Funeral Business Under Fire

November 5, 1982

Report Outline
Issue of Alleged Abuses
Undertaking in History
Alternative Forces at Work
Special Focus

Issue of Alleged Abuses

Regulation Arising from Abuse Charges

Death, like life, seldom comes easy and is almost never cheap. A funeral will likely be the most expensive thing, after a home and a car, that a family will ever have to buy. Americans spend more than $6 billion a year on funeral-related expenses, and average burial costs exceed $2,571, Growing numbers of people have become wary of the high cost of dying and are finding alternatives to the “traditional” funeral. But most still depend on the advice of funeral directors, who, according to their critics, often suggest and carry out funerals that are unnecessarily elaborate and costly.

The funeral business has flourished against a counterpoint of criticism and a vein of hostility, rooted in an aversion to the concept of making money out of death. Never a popular business, undertaking began to come under fire about two decades ago with the publication of such books as Jessica Mitford's The American Way of Death and Ruth Mulvey Harmer's The High Cost of Dying. There followed the “death and dying movement” in which people were urged, among other things, to simplify burial ceremonies—which often meant transferring planning from the undertaker to the family. Then a decade ago the Federal Trade Commission began an investigation into alleged abuses in the funeral business which had been called to public attention.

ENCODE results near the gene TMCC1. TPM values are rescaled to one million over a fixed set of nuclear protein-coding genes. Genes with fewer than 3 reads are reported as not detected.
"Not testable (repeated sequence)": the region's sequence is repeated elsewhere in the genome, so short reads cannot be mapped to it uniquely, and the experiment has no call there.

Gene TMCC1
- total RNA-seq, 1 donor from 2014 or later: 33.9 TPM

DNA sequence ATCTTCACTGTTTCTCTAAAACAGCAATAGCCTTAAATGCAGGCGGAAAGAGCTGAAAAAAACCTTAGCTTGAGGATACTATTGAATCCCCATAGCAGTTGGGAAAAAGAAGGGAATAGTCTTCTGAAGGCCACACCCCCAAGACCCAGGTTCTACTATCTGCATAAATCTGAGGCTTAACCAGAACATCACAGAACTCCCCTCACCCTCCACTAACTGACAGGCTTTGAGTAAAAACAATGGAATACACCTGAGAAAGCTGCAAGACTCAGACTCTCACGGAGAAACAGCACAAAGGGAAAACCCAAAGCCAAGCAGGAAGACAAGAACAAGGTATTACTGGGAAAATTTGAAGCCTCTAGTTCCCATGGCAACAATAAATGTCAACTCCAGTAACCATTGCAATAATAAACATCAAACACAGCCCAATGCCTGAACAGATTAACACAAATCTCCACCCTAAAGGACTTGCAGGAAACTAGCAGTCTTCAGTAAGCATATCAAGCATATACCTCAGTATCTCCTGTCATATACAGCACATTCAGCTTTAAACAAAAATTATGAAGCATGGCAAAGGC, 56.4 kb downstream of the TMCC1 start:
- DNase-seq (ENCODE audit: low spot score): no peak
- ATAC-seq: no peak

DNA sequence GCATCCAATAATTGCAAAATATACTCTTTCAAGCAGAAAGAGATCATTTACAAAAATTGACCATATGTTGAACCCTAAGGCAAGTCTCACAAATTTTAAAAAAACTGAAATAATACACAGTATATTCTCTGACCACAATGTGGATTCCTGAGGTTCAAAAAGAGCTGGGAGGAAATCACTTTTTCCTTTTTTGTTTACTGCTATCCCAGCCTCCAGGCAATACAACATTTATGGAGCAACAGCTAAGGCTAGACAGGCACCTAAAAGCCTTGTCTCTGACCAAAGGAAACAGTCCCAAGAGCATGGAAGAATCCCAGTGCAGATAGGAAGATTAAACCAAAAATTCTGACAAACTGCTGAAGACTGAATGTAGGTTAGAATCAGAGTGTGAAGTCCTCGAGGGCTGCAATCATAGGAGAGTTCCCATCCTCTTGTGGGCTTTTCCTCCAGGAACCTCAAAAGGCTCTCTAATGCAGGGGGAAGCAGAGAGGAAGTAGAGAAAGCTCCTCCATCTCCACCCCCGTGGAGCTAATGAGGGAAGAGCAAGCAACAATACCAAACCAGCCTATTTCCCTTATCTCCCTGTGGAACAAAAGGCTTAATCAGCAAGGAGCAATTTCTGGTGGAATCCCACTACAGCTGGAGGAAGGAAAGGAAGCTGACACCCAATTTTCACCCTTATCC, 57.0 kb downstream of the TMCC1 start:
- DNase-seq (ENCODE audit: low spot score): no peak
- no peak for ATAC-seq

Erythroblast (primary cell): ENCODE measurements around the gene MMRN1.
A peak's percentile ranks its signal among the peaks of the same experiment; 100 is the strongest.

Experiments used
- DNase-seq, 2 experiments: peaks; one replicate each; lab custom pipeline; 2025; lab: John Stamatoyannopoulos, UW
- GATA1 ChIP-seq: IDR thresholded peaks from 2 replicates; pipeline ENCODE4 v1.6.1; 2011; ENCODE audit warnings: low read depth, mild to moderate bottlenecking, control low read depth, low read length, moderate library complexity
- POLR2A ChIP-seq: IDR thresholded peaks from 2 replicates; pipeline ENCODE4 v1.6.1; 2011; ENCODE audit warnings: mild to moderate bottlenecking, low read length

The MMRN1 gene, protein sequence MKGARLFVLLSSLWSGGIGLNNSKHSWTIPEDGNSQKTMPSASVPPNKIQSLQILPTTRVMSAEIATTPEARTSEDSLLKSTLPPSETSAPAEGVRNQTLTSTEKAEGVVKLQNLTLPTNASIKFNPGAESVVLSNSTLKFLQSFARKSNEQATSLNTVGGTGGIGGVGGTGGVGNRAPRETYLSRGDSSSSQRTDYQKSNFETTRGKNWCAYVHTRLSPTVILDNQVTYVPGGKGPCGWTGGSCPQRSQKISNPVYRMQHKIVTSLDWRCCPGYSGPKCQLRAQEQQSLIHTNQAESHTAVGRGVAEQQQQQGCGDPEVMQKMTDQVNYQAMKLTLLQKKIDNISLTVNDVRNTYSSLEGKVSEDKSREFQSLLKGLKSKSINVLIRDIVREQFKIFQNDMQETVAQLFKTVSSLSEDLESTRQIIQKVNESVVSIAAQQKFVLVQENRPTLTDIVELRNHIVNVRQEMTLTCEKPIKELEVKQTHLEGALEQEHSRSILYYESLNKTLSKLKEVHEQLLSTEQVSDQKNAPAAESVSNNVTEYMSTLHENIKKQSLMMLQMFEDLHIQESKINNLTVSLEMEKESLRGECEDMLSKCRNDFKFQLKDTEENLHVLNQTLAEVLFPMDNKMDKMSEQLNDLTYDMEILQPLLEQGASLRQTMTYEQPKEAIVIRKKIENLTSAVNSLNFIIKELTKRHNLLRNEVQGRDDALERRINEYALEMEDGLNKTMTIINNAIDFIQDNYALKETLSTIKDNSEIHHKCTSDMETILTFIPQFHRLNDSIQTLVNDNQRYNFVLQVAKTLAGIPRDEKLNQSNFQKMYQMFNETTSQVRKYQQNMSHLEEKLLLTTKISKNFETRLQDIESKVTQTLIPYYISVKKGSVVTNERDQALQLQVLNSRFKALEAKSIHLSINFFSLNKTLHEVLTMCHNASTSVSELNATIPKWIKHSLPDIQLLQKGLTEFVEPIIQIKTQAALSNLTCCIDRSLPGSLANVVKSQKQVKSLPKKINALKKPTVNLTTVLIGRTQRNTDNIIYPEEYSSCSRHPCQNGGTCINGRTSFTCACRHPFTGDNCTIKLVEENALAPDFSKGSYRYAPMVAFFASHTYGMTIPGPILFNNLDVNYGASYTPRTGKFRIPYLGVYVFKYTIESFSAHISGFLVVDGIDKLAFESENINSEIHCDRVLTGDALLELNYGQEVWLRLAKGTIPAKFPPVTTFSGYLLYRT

The FTC completed its inquiry in 1978, issuing a report critical of many practices in the funeral business—or “industry” as the agency preferred—and last July voted to impose federal regulation on the industry, effective in 1983, unless meanwhile Congress vetoes the FTC's action. The FTC and various consumer groups said they had found evidence that many funeral directors engaged in unfair and deceptive practices. These included selling goods and services that the bereaved would not have accepted had they been aware of a choice, and sometimes even paying for services that were not performed.

ISSUE TRACKER for Related Reports
Regulation and Deregulation